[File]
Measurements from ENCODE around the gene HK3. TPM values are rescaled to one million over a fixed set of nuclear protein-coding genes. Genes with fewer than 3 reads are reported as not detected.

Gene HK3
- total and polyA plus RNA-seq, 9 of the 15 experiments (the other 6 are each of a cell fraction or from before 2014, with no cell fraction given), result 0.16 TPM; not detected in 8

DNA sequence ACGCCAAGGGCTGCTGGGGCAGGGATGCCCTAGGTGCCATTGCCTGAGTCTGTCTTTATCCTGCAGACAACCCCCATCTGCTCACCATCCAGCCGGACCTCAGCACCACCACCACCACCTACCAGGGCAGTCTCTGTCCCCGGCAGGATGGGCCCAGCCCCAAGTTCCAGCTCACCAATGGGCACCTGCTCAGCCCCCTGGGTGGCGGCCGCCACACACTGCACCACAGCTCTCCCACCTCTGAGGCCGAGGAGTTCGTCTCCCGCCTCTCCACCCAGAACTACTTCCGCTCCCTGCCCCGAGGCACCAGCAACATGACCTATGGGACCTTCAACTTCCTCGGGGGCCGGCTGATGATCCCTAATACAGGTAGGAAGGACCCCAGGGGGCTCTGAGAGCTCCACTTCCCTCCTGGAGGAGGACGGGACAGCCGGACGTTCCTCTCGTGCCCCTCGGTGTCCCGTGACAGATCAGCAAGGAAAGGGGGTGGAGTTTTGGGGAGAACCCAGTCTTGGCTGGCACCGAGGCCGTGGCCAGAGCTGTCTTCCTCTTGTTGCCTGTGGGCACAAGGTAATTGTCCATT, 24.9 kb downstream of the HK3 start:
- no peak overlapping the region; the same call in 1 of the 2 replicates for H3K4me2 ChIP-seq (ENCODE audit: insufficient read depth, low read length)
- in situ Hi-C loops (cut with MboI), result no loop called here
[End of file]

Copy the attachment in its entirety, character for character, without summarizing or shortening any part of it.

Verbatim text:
Measurements from ENCODE around the gene HK3. TPM values are rescaled to one million over a fixed set of nuclear protein-coding genes. Genes with fewer than 3 reads are reported as not detected.

Gene HK3
- total and polyA plus RNA-seq, 9 of the 15 experiments (the other 6 are each of a cell fraction or from before 2014, with no cell fraction given), result 0.16 TPM; not detected in 8

DNA sequence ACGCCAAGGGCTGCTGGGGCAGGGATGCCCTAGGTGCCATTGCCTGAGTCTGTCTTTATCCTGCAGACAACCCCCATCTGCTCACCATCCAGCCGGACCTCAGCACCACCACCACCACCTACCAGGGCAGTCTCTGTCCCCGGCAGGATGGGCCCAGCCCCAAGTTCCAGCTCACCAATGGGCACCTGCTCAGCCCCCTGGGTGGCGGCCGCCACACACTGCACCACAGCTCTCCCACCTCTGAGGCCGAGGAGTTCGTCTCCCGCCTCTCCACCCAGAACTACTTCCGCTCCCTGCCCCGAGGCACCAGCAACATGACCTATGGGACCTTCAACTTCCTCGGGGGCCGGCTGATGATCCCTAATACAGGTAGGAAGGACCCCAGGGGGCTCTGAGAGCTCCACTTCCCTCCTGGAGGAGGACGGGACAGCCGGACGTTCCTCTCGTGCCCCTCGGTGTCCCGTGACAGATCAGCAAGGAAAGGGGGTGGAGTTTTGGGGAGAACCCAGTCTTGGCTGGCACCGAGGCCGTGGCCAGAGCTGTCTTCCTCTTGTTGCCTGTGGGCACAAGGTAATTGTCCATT, 24.9 kb downstream of the HK3 start:
- no peak overlapping the region; the same call in 1 of the 2 replicates for H3K4me2 ChIP-seq (ENCODE audit: insufficient read depth, low read length)
- in situ Hi-C loops (cut with MboI), result no loop called here